What you resist persists. So, instead of fighting or ignoring emotions, a good first step is to not only acknowledge the feeling that you’re feeling but also to give yourself permission to feel it. Beating yourself up will only end up feeling bad about feeling bad. How unproductive! It’s quite alright to feel bad from time to time – you’re human after all.


An often given piece when trying to break bad habits is to interrupt the habit. Take the example of someone who has a persistent thought of “not being good enough”. The advice is to put an elastic band around their wrist and flick it (pain!) every time that the thought arises.

Similarly, in the case of negative or unwanted emotions, it is a good idea to interrupt the emotions and corresponding thought patterns by changing activity and location. For instance, if you find yourself feeling sad and sitting on your sofa moping, then go out for a walk. Although it’ll take a lot of energy to actually get up and move, it is likely to have a positive effect since it will interrupt the “sadness-loop” you’re in.

For the same reason, a squeaky pity-pig probably would be an even more effective strategy for the self-pity I experienced, since the squeaking would interrupt my thoughts on an auditory level.


Once, I complained about my work and shared my feelings with a friend. His response was: “Is this the most empowering story you can tell yourself about this situation?” Whoa! What a powerful question. I hadn’t even contemplated that there might be other interpretations.

Often we are so stuck in our own ways and in the ways we interpret a certain situation, that we forget that there are multiple viewpoints and that just because we see a situation a particular way it neither means that this is the right or only way. So ask yourself, what are other ways on how you could interpret the situation? What would another person think about it? How are you likely to feel about it in ten years’ time? Are there any positive aspects that come with this situation?

Empty out

Emptying out can be cathartic. Along the lines of “better out than in”, sometimes a good empty out can solve a lot of things. Personally, I prefer a written empty out – simply because it allows me to clear my head before talking to someone else. If, however, you prefer to empty out to another person, then I recommend you consider a couple of points: firstly, ask the other person for permission instead of simply overwhelming them with a tirade of all the reasons why your world sucks right now.

Another recommendation is to put a time frame, such as fifteen minutes, on it. Not only does it keep the empty-out focused but it also allows you to turn your conversation to other topics afterwards. This is important because you want to ensure that – if you empty out to a friend, for instance – there is balance in the relationship so that you don’t end up being known as that friend who only ever calls when they want to whine or have problems. In that case, you’d be better off talking to a counsellor or coach instead of risking a friendship.

Personally, I also take care when selecting to whom I talk since some people take a well-meant and well-needed empty out as an invitation to jump on the bandwagon; often leading to a “my world is worse than yours” contest and ultimately to even more negative emotions on both sides. After all, you want to feel better after the empty-out, not worse.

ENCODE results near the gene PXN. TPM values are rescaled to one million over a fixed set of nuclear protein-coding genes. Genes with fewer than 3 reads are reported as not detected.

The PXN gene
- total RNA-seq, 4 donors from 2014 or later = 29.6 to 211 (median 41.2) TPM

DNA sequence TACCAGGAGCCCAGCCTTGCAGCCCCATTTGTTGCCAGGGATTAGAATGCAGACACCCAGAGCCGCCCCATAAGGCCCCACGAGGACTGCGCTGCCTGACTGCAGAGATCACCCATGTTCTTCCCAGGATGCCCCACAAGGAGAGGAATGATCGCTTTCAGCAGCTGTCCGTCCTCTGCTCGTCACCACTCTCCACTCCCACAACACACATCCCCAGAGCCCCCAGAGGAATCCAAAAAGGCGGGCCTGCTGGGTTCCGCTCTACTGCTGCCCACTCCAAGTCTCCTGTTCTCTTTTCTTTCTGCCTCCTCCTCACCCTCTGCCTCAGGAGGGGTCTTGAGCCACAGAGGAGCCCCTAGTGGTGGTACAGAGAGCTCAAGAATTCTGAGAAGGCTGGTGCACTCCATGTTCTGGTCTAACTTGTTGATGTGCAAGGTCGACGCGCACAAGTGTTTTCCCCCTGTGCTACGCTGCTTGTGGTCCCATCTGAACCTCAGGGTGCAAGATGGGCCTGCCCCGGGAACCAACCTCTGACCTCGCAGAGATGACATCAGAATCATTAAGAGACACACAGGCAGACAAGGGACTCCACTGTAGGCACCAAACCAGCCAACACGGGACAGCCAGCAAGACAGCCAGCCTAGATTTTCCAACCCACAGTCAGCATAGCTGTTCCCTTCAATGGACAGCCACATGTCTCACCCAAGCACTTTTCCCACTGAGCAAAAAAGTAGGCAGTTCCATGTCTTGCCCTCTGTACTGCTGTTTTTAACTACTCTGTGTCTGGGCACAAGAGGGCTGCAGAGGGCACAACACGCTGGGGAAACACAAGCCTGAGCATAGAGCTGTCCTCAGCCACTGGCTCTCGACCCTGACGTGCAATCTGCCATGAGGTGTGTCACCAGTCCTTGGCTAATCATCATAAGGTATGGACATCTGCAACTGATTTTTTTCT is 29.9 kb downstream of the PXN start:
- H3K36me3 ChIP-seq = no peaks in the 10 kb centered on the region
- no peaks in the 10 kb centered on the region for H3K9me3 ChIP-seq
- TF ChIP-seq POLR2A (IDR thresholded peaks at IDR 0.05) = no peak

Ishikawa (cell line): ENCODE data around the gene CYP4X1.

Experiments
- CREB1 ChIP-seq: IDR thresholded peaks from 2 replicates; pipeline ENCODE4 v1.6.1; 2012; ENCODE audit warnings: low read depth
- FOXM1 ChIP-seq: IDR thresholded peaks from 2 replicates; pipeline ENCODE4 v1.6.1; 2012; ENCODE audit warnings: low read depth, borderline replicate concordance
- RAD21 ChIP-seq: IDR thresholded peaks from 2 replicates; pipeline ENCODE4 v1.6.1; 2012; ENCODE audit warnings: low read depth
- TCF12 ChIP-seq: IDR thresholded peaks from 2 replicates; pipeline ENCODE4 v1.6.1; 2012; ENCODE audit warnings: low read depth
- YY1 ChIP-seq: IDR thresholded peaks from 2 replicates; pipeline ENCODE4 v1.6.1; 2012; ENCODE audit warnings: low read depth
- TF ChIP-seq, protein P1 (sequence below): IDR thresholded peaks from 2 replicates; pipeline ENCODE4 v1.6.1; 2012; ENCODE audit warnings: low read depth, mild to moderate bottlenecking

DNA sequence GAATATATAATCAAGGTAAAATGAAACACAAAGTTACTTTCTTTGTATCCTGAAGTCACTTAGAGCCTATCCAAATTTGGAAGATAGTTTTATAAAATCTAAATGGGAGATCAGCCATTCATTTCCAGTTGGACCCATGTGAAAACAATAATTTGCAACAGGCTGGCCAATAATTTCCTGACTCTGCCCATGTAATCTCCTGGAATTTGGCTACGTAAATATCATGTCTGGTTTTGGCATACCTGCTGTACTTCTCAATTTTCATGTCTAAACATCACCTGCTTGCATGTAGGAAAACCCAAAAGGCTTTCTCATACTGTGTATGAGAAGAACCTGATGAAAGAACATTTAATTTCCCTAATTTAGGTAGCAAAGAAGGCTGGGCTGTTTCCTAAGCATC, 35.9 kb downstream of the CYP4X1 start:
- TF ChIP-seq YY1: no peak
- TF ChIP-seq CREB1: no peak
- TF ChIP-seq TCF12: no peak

Become a healthier painter and narrator

In some instances, your internal imagery and internal dialogue can be major contributors to a slippery slope of negative feelings. If we take the aforementioned situation of public speaking anxiety, for example, we find that a lot of people paint pictures of failure in their mind: in their imagination, they blank, the audience laughs at them or they come up with other worst-case scenarios, often accompanied by negative self-talk along the lines of “Why am I even bothering? I don’t know enough anyhow. People will think I’m a loser.”

In those situations, it is important to gradually change that imagery and self-talk to a more supportive and encouraging one. There are several strategies for doing so, one of them is the above challenge of: “Is this the most empowering story you can tell yourself about this situation?”

Develop a ritual

Akin to my pity pig or my friend’s trip to Manly, a ritual can put certain conditions around dealing with arising negative emotions: location, time, things, or activities. The process is very similar to developing a habit. If you do it often enough, your brain gets the hint.

The truth is that different things work for different people – and you need to find what works for you: it might be one particular thing or a combination of many. It might be one thing for one emotion, and another for another. The key is to develop strategies that allow you to be in charge of your emotions instead of your emotions being in charge of you. Of course, there are always situations, such as grief due to the loss of a loved one, in which even the best strategy fails and professional help is warranted (which, if you think about it, is also a strategy).

Just remember though that it is always better to be proactive about your emotional and mental well-being instead of passively riding an unpredictable emotional roller coaster. Most people take pride in and a proactive approach towards their physical appearance and health and it’s more than high-time to do the same with your emotions.